Many financial services companies’ earnings continued to increase, despite modest Canadian economic growth throughout the year and 14 of them were sufficiently optimistic that they raised their dividends.
Twenty-one of the 42 companies in Investment Executive’s profit survey for fiscal quarters that ended between Nov. 30, 2016, and Jan. 31, 2017, had increases in net income vs the corresponding period a year earlier. Five other firms reported positive net income vs a loss year-over-year. (These figures exclude Great-West Lifeco Inc. [GWL] and IGM Financial Inc., as the results of both are consolidated with those of Power Financial Corp.)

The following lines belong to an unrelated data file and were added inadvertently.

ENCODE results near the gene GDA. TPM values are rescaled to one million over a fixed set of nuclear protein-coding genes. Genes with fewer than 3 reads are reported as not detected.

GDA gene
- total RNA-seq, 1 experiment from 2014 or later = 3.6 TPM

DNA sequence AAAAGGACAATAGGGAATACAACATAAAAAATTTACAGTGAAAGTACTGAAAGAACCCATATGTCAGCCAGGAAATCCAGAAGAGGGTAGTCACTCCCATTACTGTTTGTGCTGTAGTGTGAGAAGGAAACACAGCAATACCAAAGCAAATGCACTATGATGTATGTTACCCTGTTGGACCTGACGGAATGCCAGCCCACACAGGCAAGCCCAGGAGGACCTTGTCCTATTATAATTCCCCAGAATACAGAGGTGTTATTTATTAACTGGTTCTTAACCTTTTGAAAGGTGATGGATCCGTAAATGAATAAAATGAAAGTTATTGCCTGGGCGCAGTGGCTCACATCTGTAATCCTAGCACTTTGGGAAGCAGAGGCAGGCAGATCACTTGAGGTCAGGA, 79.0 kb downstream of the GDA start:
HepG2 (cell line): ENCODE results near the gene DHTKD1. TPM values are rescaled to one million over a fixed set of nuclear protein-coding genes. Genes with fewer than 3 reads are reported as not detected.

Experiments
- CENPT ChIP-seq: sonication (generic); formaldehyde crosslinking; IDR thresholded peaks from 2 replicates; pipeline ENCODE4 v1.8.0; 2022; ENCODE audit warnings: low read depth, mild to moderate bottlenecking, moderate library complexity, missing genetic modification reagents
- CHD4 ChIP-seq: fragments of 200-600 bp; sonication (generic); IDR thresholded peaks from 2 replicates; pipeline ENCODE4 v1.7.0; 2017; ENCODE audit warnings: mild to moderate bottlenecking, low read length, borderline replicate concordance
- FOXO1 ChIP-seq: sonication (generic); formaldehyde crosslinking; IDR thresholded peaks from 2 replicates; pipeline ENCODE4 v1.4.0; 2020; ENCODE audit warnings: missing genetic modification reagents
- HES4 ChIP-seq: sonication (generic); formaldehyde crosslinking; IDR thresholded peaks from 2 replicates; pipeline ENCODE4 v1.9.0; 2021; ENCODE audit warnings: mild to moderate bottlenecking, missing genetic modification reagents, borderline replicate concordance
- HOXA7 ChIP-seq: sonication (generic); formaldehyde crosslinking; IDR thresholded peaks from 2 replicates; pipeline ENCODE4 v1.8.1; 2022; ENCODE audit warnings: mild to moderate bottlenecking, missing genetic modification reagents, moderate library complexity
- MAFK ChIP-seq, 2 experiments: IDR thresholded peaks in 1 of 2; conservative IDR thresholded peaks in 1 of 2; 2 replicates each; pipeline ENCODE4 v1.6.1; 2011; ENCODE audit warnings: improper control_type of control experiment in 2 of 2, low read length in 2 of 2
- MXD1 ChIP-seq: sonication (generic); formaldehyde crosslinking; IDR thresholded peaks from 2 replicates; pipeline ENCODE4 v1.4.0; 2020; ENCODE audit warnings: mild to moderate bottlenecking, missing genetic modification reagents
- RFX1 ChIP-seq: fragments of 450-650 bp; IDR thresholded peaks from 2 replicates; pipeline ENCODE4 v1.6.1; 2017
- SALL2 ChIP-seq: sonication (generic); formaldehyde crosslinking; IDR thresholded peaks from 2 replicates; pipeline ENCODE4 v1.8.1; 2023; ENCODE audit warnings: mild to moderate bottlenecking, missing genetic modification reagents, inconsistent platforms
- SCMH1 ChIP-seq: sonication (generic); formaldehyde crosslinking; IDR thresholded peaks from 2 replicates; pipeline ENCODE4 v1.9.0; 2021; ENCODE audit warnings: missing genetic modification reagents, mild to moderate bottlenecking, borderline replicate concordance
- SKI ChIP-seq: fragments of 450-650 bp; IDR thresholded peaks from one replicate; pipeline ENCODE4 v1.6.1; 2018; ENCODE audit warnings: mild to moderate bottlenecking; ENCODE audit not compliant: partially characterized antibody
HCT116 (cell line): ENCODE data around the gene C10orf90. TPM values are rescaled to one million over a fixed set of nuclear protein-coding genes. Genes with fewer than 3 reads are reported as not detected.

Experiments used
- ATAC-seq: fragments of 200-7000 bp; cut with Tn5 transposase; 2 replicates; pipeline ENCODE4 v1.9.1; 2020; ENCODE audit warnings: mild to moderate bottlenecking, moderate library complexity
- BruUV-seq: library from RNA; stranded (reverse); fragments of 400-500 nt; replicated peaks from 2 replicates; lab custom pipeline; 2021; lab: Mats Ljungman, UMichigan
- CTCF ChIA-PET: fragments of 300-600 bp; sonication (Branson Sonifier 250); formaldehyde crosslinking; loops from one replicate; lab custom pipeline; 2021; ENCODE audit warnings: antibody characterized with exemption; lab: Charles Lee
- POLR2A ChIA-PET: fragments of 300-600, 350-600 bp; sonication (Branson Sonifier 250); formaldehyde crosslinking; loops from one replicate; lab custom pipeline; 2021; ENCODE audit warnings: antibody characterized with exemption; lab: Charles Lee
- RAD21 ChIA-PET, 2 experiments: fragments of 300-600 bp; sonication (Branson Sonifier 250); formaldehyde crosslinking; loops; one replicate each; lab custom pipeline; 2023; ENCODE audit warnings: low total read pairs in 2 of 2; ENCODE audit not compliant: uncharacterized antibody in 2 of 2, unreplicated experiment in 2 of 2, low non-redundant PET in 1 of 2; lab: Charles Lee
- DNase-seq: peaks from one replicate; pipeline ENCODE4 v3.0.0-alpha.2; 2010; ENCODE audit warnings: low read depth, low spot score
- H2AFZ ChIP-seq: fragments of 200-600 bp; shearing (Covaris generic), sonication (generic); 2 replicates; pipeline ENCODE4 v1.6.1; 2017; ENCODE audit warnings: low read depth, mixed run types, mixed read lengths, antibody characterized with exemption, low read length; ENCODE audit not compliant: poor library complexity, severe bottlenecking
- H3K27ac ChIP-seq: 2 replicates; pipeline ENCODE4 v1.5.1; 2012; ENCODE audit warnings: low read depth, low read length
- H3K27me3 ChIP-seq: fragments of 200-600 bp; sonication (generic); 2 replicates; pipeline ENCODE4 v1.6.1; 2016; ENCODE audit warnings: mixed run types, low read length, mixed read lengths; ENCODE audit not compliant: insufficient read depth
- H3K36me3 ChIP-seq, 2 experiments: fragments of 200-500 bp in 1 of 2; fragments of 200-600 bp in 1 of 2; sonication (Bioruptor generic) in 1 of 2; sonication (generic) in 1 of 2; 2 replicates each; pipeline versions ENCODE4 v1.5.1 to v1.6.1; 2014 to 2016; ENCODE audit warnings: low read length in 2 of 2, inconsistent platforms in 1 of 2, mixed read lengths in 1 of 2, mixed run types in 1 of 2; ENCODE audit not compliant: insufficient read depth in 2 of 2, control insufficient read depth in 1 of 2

Overall, there was a 9.3% increase in net income. But, there were some very big swings among individual companies.
For example, Brookfield Asset Management Inc.’s net income dropped by US$1.1 billion, to US$97 million from US$1.2 billion, and Fairfax Financial Holdings Inc. reported a US$704.2-million loss vs positive net income of US$133.1 million in Q4 2015.
Without those two firms, the average increase in earnings for the other 40 was 25.8%.
The deposit-taking institutions, as a group, had a 19.8% earnings increase. Quarterly dividend increases were announced by: Bank of Nova Scotia, to 76¢ from 74¢; Canadian Imperial Bank of Commerce, to $1.27 from $1.24; Equitable Group Inc., to 23¢ from 22¢; Royal Bank of Canada, to 87¢ from 83¢; and Toronto-Dominion Bank (TD), to 60¢ from 55¢. Notably, most of the banks have increased their dividends at least once in the past year.